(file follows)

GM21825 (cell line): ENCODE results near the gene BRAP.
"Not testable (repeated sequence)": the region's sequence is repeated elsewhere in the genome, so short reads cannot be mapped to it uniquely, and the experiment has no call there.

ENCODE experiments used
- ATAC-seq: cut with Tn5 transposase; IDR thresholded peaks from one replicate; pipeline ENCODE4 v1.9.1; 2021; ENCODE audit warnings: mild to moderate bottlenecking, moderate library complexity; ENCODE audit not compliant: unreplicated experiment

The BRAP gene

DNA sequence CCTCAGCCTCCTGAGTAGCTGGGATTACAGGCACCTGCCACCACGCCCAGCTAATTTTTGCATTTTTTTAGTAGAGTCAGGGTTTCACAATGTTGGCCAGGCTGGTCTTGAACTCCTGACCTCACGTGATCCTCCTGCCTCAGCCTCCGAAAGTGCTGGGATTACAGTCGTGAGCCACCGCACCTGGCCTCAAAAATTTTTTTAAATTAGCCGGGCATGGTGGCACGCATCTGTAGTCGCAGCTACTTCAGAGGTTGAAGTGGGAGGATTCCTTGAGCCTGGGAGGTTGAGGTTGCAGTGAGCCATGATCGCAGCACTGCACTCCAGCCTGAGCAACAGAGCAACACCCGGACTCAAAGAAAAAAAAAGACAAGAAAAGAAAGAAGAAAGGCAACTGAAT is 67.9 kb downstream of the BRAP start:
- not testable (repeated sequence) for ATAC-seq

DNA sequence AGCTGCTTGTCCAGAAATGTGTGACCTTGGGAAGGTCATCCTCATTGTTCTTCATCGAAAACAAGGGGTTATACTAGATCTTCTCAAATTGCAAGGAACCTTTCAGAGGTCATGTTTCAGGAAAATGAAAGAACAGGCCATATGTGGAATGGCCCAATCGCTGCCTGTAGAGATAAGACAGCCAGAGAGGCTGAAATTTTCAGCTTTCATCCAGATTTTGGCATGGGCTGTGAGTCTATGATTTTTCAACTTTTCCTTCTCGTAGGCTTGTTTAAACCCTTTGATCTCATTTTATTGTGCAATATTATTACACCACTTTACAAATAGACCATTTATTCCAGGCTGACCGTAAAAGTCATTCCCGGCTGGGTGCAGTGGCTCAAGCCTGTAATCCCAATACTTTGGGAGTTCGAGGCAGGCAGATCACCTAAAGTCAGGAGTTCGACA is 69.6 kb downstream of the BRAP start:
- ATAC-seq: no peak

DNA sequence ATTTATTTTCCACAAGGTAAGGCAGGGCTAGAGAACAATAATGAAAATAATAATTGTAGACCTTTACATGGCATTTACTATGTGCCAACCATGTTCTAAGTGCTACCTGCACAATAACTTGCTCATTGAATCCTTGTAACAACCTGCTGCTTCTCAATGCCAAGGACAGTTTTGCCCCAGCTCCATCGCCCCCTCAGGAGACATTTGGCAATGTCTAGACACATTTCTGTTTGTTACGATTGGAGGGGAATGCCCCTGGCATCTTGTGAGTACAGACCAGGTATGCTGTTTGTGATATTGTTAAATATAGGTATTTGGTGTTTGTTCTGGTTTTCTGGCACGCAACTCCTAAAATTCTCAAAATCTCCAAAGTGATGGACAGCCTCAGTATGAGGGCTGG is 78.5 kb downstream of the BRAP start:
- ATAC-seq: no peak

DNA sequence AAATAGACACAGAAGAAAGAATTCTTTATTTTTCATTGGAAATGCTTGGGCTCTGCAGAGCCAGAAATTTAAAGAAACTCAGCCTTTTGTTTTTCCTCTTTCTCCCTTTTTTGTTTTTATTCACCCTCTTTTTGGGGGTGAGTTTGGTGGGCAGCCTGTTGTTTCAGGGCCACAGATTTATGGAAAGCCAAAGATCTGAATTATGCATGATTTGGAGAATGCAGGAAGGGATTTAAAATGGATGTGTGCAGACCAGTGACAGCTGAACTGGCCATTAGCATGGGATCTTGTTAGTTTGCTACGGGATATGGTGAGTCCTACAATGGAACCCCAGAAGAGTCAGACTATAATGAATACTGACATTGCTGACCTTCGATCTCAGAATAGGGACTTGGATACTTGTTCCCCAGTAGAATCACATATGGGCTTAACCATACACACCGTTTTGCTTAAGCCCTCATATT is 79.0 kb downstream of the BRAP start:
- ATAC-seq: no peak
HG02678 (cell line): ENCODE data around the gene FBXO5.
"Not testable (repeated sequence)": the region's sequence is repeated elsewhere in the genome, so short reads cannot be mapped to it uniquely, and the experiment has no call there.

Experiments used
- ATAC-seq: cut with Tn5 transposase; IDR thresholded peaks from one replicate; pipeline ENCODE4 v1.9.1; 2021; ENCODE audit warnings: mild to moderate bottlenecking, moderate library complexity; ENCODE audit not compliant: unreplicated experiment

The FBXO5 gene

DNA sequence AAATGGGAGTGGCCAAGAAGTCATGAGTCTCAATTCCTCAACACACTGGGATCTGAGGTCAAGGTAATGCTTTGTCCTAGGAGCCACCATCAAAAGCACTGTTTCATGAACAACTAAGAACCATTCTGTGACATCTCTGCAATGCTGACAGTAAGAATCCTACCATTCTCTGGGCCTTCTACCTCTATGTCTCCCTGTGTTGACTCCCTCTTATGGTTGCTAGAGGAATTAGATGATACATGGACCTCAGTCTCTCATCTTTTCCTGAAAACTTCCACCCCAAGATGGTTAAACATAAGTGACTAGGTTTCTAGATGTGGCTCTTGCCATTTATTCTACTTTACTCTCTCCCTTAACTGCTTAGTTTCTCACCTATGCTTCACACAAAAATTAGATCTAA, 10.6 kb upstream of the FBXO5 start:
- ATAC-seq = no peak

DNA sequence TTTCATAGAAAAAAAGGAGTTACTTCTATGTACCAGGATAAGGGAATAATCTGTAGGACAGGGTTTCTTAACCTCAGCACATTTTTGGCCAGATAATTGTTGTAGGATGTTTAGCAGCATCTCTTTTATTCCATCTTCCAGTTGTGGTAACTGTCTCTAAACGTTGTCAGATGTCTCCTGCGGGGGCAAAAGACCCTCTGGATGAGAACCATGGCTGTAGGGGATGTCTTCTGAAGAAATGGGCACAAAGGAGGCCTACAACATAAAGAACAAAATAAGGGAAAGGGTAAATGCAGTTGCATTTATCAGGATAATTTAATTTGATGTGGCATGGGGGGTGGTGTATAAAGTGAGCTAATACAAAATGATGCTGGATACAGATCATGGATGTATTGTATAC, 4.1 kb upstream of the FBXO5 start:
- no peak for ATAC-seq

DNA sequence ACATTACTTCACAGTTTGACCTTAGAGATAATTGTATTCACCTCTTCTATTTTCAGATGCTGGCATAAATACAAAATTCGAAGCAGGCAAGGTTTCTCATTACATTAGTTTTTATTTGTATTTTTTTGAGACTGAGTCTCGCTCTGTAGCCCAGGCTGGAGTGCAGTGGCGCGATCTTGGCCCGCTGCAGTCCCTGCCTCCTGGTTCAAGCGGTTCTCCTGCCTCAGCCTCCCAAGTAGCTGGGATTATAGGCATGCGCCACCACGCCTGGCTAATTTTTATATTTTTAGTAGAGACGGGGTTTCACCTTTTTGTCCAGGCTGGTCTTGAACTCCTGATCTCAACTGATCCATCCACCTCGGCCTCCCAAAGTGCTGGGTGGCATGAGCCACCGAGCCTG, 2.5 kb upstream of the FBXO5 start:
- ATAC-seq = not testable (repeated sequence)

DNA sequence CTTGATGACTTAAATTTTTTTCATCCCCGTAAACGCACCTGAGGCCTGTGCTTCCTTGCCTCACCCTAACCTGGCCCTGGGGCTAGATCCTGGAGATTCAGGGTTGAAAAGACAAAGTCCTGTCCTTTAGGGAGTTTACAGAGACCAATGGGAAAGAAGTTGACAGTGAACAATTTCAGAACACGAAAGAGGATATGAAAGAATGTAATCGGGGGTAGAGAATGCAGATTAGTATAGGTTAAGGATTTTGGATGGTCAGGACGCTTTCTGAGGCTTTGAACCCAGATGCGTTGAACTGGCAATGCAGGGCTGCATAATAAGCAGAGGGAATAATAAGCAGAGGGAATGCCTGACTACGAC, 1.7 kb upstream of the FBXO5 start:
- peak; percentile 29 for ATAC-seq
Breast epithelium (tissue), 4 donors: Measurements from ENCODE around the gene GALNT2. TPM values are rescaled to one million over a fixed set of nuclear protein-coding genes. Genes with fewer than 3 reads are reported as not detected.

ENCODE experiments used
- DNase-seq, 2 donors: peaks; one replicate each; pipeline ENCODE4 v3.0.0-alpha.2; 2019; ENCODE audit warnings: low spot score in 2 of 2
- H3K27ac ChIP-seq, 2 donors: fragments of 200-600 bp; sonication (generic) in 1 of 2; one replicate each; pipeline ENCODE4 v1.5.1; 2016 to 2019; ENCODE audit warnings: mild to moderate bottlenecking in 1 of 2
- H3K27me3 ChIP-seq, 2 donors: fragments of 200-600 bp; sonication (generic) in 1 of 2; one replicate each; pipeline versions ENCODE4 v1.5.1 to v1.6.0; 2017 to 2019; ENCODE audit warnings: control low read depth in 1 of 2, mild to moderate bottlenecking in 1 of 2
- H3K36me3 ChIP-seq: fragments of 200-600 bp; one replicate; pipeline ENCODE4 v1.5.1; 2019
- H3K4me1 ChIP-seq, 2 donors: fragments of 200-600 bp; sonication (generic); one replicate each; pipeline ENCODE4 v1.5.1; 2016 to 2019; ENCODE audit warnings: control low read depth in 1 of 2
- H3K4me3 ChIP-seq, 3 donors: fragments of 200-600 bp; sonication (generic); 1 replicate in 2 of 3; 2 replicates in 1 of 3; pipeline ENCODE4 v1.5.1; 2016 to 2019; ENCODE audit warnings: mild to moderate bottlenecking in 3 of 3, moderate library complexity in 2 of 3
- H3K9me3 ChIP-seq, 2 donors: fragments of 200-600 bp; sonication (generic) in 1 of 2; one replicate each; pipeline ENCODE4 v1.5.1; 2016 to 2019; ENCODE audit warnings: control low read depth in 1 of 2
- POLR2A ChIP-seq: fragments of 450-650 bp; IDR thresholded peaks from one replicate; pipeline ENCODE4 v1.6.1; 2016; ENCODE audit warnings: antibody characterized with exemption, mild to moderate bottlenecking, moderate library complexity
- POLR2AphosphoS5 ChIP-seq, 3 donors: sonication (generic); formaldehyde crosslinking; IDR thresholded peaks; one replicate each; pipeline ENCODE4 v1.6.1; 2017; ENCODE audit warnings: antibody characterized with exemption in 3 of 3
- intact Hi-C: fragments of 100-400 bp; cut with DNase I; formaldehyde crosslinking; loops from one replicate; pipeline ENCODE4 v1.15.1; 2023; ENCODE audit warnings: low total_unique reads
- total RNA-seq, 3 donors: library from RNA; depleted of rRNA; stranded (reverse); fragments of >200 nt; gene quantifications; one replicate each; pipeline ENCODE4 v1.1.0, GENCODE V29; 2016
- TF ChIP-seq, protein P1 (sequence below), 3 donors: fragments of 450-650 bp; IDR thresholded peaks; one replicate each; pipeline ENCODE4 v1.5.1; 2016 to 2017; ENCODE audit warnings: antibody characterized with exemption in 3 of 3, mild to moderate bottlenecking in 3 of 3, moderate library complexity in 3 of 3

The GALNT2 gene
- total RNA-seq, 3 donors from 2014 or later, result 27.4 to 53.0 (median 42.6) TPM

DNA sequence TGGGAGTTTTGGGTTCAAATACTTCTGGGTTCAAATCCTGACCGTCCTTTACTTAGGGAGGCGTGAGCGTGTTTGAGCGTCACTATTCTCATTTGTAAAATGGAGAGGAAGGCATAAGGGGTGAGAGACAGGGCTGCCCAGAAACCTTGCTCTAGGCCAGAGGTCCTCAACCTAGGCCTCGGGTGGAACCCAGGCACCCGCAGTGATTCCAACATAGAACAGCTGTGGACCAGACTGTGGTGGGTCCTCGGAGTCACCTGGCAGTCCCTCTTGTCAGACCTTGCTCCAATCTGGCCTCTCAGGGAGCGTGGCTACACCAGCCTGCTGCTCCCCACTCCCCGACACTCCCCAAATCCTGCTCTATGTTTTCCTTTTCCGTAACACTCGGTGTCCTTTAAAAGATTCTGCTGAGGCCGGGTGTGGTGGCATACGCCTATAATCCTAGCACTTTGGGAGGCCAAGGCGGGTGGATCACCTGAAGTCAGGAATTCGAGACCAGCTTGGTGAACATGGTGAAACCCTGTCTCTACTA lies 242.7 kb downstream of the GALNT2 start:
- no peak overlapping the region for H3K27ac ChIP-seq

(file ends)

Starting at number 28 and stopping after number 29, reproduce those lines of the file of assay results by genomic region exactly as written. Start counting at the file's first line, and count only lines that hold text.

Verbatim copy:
ENCODE experiments used
- DNase-seq, 2 donors: peaks; one replicate each; pipeline ENCODE4 v3.0.0-alpha.2; 2019; ENCODE audit warnings: low spot score in 2 of 2